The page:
Google Announces Stock Split with Impressive Q1 Earnings

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In an announcement made Thursday night, Google told investors that it would be splitting its stock in a move meant to preserve the senior leaderships’ control of the company. The decision came as the web powerhouse surprised analysts with higher than expected first quarter earnings. Net income was $2.89 billion, up 60% from the first quarter of last year.

The split will create a new tranche of Class-C shares that hold no voting rights. Shareholders will receive one share of the new class per existing share, and the stock’s price will effectively be halved.

The split comes as Google’s founders, Larry Page and Sergey Brin, have expressed their concerns over losing majority voting control in the future. From now on, employees will be issued shares of the non-voting class stock to ensure that Page and Brin will retain voting control, and the company will also use the Class-C shares for stock-based acquisitions.

Hinting that Google is prepared to take bigger gambles in the future, Page and Brin defended their decision by saying that the split will prevent dilution of the voting stock.

“In our experience, success is more likely if you concentrate on the long term. Technology products often require significant investment over many years to fulfil their potential. For example, it took over three years just to ship our first Android handset, and then another three years on top of that before the operating system truly reached critical mass. These kinds of investments are not for the faint-hearted,” said the Google founders in a letter released Thursday night.

Page urged investors to trust the founders’ vision, pointing to past bets that panned out favorably, such as the firm’s acquisition of YouTube, and the development of Android, Google’s patented operating system for smartphones. After a sluggish beginning, the Android platform is now the most popular smartphone operating system.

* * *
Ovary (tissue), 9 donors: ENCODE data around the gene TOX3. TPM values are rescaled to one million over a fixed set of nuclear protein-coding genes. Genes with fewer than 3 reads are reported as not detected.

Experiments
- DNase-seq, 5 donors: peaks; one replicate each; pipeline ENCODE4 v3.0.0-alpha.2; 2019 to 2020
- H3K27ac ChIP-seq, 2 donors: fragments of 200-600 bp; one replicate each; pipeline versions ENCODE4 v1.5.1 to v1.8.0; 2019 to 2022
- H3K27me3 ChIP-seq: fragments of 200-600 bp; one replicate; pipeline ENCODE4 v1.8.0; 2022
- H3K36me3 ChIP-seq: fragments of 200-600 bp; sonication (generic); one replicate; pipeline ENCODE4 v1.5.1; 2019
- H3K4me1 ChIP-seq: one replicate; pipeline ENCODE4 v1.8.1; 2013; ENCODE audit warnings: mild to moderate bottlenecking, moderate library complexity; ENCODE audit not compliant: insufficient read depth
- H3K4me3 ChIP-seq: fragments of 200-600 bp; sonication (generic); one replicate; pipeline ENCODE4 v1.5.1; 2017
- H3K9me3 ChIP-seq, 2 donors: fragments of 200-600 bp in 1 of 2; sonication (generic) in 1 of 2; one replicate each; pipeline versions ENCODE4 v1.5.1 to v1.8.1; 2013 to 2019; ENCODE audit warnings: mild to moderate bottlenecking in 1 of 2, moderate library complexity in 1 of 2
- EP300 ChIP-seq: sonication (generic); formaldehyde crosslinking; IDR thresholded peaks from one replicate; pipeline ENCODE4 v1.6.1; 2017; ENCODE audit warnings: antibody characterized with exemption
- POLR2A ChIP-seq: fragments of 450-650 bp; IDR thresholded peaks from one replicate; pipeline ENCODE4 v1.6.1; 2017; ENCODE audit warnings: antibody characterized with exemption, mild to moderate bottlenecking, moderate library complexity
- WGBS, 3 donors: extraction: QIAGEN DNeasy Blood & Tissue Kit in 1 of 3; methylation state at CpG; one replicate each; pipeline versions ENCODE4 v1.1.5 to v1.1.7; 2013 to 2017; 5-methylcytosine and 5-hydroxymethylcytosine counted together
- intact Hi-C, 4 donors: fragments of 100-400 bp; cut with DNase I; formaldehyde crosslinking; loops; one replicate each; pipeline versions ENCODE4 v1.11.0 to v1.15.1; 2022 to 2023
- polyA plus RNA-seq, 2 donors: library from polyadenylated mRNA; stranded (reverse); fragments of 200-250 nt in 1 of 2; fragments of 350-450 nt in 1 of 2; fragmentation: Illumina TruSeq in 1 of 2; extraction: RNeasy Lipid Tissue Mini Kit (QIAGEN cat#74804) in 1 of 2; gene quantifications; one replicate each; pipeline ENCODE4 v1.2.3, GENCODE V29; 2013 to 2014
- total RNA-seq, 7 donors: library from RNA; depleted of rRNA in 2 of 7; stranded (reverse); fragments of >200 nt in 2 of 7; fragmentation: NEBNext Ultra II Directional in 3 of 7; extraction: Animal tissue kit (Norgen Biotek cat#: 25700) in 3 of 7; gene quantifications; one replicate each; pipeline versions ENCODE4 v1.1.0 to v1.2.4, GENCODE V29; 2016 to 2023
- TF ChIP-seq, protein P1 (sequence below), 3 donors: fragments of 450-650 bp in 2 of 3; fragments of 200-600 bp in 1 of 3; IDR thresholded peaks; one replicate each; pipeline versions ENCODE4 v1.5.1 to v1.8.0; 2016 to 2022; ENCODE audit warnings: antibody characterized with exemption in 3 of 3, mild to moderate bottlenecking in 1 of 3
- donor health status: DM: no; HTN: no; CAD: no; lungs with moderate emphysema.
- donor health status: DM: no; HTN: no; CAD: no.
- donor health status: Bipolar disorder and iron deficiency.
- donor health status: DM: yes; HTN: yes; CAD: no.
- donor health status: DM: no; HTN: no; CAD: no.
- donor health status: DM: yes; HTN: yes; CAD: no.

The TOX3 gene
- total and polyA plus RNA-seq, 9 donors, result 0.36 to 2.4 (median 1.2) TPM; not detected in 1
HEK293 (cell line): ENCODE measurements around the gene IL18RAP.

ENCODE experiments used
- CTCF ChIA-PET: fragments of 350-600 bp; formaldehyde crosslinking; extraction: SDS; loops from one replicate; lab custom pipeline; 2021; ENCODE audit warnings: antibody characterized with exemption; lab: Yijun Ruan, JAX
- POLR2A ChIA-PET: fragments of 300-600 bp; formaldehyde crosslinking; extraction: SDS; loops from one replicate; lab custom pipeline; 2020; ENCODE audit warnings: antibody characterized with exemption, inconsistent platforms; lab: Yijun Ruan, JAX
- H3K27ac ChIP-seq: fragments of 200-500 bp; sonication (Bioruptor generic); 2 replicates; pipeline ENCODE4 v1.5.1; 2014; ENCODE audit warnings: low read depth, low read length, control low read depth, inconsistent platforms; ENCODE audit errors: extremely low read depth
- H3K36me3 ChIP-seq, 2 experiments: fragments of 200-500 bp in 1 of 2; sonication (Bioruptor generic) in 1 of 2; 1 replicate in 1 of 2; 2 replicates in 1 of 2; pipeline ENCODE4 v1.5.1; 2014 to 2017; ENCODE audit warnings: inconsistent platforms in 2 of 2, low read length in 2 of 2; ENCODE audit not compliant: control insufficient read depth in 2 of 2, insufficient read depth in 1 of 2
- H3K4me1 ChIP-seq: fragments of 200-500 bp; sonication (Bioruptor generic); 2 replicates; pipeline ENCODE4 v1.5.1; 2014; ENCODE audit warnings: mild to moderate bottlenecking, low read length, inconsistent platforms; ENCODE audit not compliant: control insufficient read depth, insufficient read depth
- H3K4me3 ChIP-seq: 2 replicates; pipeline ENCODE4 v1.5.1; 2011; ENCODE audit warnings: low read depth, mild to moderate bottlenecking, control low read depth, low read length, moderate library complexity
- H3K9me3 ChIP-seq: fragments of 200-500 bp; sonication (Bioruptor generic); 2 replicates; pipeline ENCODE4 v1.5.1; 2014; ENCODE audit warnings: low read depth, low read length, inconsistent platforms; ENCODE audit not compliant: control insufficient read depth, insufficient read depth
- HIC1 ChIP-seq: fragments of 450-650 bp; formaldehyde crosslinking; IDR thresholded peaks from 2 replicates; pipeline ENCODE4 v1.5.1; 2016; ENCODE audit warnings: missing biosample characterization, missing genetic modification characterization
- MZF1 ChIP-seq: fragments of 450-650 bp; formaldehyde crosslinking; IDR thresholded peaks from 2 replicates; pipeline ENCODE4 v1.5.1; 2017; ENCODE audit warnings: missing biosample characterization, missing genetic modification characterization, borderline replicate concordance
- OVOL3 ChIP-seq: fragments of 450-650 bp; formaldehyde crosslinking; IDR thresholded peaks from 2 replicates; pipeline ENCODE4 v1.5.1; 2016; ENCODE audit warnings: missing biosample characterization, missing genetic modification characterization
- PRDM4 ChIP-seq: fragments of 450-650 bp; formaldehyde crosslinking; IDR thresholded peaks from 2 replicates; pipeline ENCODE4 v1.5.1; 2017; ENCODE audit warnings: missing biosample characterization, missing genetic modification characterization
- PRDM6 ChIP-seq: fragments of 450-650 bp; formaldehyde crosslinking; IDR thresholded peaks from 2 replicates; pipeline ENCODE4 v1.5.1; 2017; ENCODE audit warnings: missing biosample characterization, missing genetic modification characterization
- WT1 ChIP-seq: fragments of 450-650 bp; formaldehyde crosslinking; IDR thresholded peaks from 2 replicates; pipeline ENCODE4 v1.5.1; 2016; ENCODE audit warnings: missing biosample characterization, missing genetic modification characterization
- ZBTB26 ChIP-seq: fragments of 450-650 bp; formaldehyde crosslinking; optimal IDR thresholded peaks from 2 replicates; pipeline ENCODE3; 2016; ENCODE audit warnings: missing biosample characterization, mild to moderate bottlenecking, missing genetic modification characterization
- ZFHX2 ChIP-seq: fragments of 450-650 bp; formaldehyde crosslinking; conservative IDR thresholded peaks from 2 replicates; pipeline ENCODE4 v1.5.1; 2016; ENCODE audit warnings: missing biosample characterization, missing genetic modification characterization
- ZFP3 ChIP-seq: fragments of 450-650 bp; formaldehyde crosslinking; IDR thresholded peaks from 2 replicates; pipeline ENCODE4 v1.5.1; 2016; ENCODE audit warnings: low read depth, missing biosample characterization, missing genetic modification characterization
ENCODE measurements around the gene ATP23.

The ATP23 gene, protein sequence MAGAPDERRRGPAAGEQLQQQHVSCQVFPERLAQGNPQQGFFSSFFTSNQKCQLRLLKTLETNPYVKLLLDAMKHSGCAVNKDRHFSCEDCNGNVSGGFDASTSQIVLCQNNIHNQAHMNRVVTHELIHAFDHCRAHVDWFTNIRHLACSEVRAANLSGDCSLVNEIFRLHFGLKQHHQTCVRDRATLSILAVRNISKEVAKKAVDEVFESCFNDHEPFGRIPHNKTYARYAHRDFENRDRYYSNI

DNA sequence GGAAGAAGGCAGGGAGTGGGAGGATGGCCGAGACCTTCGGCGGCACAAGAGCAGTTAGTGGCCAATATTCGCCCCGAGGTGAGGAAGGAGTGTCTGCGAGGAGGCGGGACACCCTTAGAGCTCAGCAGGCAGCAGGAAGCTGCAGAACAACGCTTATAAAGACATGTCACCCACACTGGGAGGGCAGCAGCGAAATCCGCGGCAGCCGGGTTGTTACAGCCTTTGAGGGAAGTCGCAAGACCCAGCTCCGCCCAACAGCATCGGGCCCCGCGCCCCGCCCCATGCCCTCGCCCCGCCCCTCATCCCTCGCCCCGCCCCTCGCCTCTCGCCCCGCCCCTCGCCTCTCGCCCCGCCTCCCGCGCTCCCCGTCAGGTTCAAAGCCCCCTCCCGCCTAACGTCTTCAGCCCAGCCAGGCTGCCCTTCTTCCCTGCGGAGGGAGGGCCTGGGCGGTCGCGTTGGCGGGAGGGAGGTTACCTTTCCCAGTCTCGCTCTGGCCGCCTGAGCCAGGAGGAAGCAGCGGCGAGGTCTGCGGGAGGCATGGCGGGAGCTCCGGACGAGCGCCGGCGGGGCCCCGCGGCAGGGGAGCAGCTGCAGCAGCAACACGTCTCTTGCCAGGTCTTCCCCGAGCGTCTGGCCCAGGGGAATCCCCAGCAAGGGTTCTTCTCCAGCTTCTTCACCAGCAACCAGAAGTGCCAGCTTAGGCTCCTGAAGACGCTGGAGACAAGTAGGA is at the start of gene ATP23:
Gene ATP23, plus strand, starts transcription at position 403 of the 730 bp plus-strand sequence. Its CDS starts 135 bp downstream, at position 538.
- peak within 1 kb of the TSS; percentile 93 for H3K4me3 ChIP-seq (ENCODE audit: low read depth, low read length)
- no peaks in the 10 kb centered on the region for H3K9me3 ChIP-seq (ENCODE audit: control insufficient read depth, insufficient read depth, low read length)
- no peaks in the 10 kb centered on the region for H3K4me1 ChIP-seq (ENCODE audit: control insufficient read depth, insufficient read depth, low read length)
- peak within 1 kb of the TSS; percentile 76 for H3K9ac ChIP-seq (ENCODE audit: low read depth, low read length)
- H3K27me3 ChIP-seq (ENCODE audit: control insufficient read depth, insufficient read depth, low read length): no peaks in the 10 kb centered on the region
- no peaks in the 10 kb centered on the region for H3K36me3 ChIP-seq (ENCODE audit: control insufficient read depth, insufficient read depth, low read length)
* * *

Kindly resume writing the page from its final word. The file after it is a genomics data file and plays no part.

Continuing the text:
Cause for Concern?

While investors were surely pleased with Google’s earnings for the quarter, one measure of the company’s wellbeing may raise some concerns. Google’s “cost-per-click (CPC)” – the amount Google charges advertisers when its users click on an ad – fell by 6% for the second quarter in a row.

While many may be concerned over this news, Page and Brin are certainly not worrying.

“If anything, lower CPCs give better return on advertising spend: it’s a lower cost so a better return on investment for advertisers,” said the founders. The pair say the drop in CPC revenue can be attributed to the rise in internet usage on mobile devices, in addition to factors such as foreign exchange rates, and an improvement in the quality of advertising.

Page added that future gains in CPC for mobile devices could make up for the present losses.

While Google has seen increases in CPC from tablet devices, namely Apple’s iPad (which uses Google as its default search engine), Page hinted that the company could soon break into the tablet market. However, recognizing the iPad’s seemingly untouchable status in the tablet world, Page asserted that the company would try to develop a device that could compete with Amazon’s Kindle Fire at the lower end of the market.

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